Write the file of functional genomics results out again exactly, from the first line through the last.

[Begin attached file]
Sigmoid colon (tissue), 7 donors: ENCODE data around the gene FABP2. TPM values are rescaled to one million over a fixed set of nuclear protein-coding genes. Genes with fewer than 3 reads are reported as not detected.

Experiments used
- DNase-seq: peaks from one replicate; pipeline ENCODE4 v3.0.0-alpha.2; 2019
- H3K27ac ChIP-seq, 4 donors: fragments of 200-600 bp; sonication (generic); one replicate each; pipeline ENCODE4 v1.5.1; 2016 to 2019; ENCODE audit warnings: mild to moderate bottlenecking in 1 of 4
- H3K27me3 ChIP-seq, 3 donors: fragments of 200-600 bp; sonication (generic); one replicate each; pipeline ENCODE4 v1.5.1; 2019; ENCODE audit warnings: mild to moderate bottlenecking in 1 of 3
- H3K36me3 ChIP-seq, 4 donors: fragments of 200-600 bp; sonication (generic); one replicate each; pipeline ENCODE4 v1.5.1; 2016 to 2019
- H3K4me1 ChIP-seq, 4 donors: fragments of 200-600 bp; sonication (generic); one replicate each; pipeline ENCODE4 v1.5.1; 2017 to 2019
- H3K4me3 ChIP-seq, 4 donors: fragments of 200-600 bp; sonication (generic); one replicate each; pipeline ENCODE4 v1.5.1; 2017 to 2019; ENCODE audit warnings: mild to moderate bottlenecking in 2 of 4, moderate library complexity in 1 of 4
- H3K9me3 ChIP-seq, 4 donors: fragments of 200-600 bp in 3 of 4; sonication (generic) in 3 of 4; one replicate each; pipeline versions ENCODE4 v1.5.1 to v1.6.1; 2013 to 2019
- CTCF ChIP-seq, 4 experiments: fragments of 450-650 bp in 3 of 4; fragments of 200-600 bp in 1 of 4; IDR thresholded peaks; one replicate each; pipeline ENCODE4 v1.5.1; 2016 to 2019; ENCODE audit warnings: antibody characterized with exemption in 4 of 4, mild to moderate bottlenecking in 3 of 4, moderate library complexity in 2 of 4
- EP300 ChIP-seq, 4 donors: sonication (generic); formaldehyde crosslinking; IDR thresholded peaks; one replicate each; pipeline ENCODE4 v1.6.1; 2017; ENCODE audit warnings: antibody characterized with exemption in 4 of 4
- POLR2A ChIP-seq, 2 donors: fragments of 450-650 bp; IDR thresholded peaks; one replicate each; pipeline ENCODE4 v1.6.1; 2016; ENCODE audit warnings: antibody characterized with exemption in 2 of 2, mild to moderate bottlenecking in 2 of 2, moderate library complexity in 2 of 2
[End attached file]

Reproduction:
Sigmoid colon (tissue), 7 donors: ENCODE data around the gene FABP2. TPM values are rescaled to one million over a fixed set of nuclear protein-coding genes. Genes with fewer than 3 reads are reported as not detected.

Experiments used
- DNase-seq: peaks from one replicate; pipeline ENCODE4 v3.0.0-alpha.2; 2019
- H3K27ac ChIP-seq, 4 donors: fragments of 200-600 bp; sonication (generic); one replicate each; pipeline ENCODE4 v1.5.1; 2016 to 2019; ENCODE audit warnings: mild to moderate bottlenecking in 1 of 4
- H3K27me3 ChIP-seq, 3 donors: fragments of 200-600 bp; sonication (generic); one replicate each; pipeline ENCODE4 v1.5.1; 2019; ENCODE audit warnings: mild to moderate bottlenecking in 1 of 3
- H3K36me3 ChIP-seq, 4 donors: fragments of 200-600 bp; sonication (generic); one replicate each; pipeline ENCODE4 v1.5.1; 2016 to 2019
- H3K4me1 ChIP-seq, 4 donors: fragments of 200-600 bp; sonication (generic); one replicate each; pipeline ENCODE4 v1.5.1; 2017 to 2019
- H3K4me3 ChIP-seq, 4 donors: fragments of 200-600 bp; sonication (generic); one replicate each; pipeline ENCODE4 v1.5.1; 2017 to 2019; ENCODE audit warnings: mild to moderate bottlenecking in 2 of 4, moderate library complexity in 1 of 4
- H3K9me3 ChIP-seq, 4 donors: fragments of 200-600 bp in 3 of 4; sonication (generic) in 3 of 4; one replicate each; pipeline versions ENCODE4 v1.5.1 to v1.6.1; 2013 to 2019
- CTCF ChIP-seq, 4 experiments: fragments of 450-650 bp in 3 of 4; fragments of 200-600 bp in 1 of 4; IDR thresholded peaks; one replicate each; pipeline ENCODE4 v1.5.1; 2016 to 2019; ENCODE audit warnings: antibody characterized with exemption in 4 of 4, mild to moderate bottlenecking in 3 of 4, moderate library complexity in 2 of 4
- EP300 ChIP-seq, 4 donors: sonication (generic); formaldehyde crosslinking; IDR thresholded peaks; one replicate each; pipeline ENCODE4 v1.6.1; 2017; ENCODE audit warnings: antibody characterized with exemption in 4 of 4
- POLR2A ChIP-seq, 2 donors: fragments of 450-650 bp; IDR thresholded peaks; one replicate each; pipeline ENCODE4 v1.6.1; 2016; ENCODE audit warnings: antibody characterized with exemption in 2 of 2, mild to moderate bottlenecking in 2 of 2, moderate library complexity in 2 of 2